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  • JP Magazine
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2015 Suzuki RM-Z450 - Dirt Sports Alternatives

Posted in Vehicle Reviews on August 29, 2014
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Every year, dirt bike enthusiasts anxiously await the unveiling of new production models. Some manufacturers give their bikes a whole new makeover, while others supply their models with minor face-lifts. When Suzuki first introduced their RM-Z450 back in 2005, it was full of features that allowed Ricky Carmichael to win three back-to-back motocross and supercross championships. In 2008, Suzuki once again gave their 450 a makeover, this time by being the first production motocross machine with a fuel injection system. This gave Chad Reed and Ryan Dungey the opportunity to bring home three more championship titles for the Japanese brand. Now, Suzuki is back at it again with the 2015 RM-Z450.

With over 10 years of research and development since their first RM-Z450 combined with the input from their top-tier riders, Suzuki was able to build on an already proven machine by implementing some new key features: holeshot assist control, Showa SFF-AIR fork, redesigned engine and frame, EFI coupler system, and other miscellaneous components. By doing all of this, Suzuki hopes to add more names to the list of championship titles, and provide the consumer with a bike that offers a better feel.

If lining up behind a gate gives you that adrenaline rush that you crave for, you might like Suzuki’s new holeshot assist control. The Suzuki holeshot assist control (S-HAC) is a selectable launch mode system that will help you get out to the first corner before your opponents. Suzuki is able to do this by offering two different selectable modes: one for slippery surfaces like concrete, and one for when there is tons of traction underneath you. If you feel like you don’t need S-HAC, simply turn it off.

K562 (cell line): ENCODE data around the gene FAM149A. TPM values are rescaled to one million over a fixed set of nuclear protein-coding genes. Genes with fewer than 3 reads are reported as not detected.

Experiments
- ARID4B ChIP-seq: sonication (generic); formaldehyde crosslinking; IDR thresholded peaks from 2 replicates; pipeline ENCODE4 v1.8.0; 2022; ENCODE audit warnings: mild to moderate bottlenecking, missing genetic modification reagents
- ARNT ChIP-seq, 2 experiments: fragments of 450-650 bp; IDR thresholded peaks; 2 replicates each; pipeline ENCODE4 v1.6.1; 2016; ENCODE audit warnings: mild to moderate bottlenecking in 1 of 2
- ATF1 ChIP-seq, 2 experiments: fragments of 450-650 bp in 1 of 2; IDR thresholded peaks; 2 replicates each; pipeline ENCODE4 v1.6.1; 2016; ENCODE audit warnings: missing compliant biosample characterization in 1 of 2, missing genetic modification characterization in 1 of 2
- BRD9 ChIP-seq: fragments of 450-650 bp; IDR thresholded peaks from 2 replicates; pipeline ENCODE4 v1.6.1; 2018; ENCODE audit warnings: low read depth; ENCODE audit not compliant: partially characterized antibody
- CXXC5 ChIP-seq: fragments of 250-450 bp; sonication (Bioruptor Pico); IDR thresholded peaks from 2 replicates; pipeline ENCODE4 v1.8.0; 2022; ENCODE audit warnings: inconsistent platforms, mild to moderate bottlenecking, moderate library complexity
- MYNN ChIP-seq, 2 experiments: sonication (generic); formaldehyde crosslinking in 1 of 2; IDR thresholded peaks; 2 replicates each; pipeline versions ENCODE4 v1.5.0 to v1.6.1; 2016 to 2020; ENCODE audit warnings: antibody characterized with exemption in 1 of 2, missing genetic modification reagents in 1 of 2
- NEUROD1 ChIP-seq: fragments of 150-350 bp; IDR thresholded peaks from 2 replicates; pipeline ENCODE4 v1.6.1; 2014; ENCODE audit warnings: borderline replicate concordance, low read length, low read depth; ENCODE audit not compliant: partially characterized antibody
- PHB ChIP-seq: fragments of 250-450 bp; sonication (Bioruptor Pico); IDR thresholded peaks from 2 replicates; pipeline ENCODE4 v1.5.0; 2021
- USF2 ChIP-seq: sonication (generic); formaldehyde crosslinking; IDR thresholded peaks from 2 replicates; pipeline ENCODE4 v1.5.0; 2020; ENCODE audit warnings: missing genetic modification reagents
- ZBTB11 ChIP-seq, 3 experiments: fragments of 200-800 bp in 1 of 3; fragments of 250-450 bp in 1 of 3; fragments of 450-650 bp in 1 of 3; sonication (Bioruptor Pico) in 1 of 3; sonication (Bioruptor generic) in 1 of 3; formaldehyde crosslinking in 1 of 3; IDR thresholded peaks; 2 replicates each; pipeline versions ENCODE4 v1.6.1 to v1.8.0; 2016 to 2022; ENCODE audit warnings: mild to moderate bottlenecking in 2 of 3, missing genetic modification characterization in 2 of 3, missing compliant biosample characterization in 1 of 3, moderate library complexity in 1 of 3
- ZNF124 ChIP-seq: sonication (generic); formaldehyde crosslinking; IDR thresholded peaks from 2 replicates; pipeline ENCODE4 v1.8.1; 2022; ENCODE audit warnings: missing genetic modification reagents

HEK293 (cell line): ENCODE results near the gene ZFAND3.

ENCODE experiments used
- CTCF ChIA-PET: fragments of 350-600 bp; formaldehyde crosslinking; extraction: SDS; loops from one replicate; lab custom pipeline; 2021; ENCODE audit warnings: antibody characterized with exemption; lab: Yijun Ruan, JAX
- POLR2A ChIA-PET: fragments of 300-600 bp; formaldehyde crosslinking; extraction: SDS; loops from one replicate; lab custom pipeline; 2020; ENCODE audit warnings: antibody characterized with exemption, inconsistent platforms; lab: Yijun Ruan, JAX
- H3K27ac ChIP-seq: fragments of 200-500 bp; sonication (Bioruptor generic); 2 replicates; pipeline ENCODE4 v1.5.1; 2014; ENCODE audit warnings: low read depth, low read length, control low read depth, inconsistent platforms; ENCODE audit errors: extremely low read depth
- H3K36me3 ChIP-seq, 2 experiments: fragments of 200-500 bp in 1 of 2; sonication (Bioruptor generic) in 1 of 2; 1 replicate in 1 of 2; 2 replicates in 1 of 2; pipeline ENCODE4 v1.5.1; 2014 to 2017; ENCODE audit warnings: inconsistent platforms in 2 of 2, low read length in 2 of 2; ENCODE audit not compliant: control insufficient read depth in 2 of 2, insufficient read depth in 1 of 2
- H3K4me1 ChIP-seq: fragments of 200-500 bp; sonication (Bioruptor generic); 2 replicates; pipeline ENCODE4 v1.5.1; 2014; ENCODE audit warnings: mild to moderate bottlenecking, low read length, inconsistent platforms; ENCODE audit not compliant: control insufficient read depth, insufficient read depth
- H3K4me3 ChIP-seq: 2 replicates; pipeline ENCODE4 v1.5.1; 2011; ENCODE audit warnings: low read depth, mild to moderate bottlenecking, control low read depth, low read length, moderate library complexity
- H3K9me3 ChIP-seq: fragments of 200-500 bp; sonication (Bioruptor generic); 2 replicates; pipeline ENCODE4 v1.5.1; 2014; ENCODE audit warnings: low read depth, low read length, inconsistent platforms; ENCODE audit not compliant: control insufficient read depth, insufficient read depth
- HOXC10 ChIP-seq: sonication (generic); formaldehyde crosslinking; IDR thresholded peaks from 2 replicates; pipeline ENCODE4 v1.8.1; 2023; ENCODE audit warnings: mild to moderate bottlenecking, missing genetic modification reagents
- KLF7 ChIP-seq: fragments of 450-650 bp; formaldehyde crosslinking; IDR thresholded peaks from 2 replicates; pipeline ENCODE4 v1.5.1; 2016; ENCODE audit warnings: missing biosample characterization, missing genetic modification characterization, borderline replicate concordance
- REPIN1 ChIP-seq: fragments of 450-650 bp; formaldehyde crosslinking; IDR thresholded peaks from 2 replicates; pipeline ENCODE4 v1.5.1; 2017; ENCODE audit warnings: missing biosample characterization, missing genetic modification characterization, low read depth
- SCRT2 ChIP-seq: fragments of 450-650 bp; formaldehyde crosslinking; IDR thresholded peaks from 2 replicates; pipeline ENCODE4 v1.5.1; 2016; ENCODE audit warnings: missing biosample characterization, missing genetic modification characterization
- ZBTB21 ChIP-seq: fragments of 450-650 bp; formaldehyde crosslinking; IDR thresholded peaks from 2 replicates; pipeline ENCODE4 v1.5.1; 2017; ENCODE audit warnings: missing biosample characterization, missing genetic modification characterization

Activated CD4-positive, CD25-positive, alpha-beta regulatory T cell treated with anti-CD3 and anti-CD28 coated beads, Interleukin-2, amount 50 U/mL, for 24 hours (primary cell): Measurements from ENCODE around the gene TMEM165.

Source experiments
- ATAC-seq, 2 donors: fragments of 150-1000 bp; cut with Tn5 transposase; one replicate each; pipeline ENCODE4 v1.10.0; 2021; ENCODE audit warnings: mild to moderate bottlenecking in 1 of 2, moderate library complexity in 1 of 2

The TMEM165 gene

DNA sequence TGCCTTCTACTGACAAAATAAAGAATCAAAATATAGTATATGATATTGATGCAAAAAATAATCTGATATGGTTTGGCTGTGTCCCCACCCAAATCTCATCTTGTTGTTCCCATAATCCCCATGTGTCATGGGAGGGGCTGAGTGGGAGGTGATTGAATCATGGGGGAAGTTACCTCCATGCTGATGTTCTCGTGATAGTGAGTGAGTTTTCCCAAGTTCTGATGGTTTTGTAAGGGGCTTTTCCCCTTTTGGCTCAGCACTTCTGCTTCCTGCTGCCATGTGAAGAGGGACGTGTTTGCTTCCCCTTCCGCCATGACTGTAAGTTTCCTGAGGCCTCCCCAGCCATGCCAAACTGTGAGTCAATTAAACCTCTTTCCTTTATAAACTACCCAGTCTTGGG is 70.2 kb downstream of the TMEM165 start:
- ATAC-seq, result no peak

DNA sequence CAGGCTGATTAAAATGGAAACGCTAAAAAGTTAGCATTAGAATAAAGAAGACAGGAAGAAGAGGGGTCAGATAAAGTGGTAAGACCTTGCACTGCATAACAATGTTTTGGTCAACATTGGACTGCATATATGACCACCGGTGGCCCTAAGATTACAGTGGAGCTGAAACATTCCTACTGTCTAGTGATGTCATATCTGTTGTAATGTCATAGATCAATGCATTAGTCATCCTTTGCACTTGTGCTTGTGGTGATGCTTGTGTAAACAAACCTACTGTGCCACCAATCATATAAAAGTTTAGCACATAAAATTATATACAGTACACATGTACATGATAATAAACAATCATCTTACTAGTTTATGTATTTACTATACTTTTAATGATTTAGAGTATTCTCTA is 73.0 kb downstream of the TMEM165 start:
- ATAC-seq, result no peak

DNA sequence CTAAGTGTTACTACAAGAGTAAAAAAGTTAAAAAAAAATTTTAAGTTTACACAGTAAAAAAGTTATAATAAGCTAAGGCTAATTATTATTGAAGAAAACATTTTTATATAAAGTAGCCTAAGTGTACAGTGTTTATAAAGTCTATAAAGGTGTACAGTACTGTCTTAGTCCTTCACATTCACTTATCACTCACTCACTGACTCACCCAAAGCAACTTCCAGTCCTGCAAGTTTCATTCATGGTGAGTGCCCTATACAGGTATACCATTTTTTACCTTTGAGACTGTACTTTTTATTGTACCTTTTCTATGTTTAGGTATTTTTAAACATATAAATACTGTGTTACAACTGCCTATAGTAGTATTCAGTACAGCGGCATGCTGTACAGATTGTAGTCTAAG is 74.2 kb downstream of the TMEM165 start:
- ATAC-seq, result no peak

Suzuki also ditched the conventional spring fork for 2015, and went with the newer SFF-AIR fork. By doing so, they were able to drop over two pounds. Another added benefit to running an AIR fork is that you’ll be able to make adjustments on the fly with ease. A setting that might have worked on one track might not work for another, but by adjusting the amount of air pressure in the fork with a simple handheld air pump, you should be able to find that right setting that will get you feeling comfortable on the track once again.

Suzuki saved 2.5 pounds by switching to more technologically advanced SFF-AIR fork.

If you are familiar with four-strokes, you are aware of how stubborn they can be when you try and start them up. Suzuki was able to improve on this by redesigning many of the components inside the engine, and by providing a longer kick-starter lever. With these changes, you can easily start up this machine, even with your hand (we’ve seen it done). Suzuki didn’t stop there, though, and made the power and torque much more manageable by changing more of the engines internals. This didn’t affect the overall dominance of the engine; it just made it a lot smoother through the rpm range.

Another major change for the yellow bike is the frame. For 2015, the RM-Z450 frame went under a whole new redesign, and the engineers at Suzuki were able to cut the weight by 4 percent. This may not seem like a lot, but when it comes to racing, everything is a weight game. By cutting down the weight, Suzuki was still able to maintain strength and rigidity by implementing inner ribs within the frame. The Japanese brand also ensures that the rider will feel better handling in the corners, and a plusher ride from start to finish.

Holeshots have never been so easy with Suzuki’s holeshot assist control.

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